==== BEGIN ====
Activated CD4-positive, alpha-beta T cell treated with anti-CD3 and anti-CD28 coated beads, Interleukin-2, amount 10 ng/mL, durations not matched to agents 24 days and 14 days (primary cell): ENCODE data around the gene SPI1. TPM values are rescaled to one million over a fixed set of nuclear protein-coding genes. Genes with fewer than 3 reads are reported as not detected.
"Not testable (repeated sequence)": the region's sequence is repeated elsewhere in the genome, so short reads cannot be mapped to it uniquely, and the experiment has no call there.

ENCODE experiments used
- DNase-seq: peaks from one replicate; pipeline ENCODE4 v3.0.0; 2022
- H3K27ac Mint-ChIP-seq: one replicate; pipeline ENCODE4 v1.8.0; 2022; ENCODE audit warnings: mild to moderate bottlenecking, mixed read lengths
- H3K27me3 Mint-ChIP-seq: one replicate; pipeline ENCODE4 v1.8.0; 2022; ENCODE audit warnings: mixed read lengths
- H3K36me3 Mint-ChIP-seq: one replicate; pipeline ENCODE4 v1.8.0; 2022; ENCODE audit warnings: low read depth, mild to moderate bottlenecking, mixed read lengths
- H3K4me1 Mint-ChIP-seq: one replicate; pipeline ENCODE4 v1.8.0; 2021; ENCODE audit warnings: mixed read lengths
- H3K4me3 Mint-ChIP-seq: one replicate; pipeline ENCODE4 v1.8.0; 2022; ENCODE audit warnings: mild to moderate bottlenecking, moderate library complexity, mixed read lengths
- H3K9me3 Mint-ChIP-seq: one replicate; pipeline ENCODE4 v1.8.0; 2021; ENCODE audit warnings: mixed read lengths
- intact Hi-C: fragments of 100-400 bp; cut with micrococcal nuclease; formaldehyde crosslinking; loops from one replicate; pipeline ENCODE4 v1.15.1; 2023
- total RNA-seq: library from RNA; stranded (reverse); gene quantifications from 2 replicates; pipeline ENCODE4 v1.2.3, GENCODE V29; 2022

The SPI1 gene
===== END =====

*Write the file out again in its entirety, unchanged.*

Activated CD4-positive, alpha-beta T cell treated with anti-CD3 and anti-CD28 coated beads, Interleukin-2, amount 10 ng/mL, durations not matched to agents 24 days and 14 days (primary cell): ENCODE data around the gene SPI1. TPM values are rescaled to one million over a fixed set of nuclear protein-coding genes. Genes with fewer than 3 reads are reported as not detected.
"Not testable (repeated sequence)": the region's sequence is repeated elsewhere in the genome, so short reads cannot be mapped to it uniquely, and the experiment has no call there.

ENCODE experiments used
- DNase-seq: peaks from one replicate; pipeline ENCODE4 v3.0.0; 2022
- H3K27ac Mint-ChIP-seq: one replicate; pipeline ENCODE4 v1.8.0; 2022; ENCODE audit warnings: mild to moderate bottlenecking, mixed read lengths
- H3K27me3 Mint-ChIP-seq: one replicate; pipeline ENCODE4 v1.8.0; 2022; ENCODE audit warnings: mixed read lengths
- H3K36me3 Mint-ChIP-seq: one replicate; pipeline ENCODE4 v1.8.0; 2022; ENCODE audit warnings: low read depth, mild to moderate bottlenecking, mixed read lengths
- H3K4me1 Mint-ChIP-seq: one replicate; pipeline ENCODE4 v1.8.0; 2021; ENCODE audit warnings: mixed read lengths
- H3K4me3 Mint-ChIP-seq: one replicate; pipeline ENCODE4 v1.8.0; 2022; ENCODE audit warnings: mild to moderate bottlenecking, moderate library complexity, mixed read lengths
- H3K9me3 Mint-ChIP-seq: one replicate; pipeline ENCODE4 v1.8.0; 2021; ENCODE audit warnings: mixed read lengths
- intact Hi-C: fragments of 100-400 bp; cut with micrococcal nuclease; formaldehyde crosslinking; loops from one replicate; pipeline ENCODE4 v1.15.1; 2023
- total RNA-seq: library from RNA; stranded (reverse); gene quantifications from 2 replicates; pipeline ENCODE4 v1.2.3, GENCODE V29; 2022

The SPI1 gene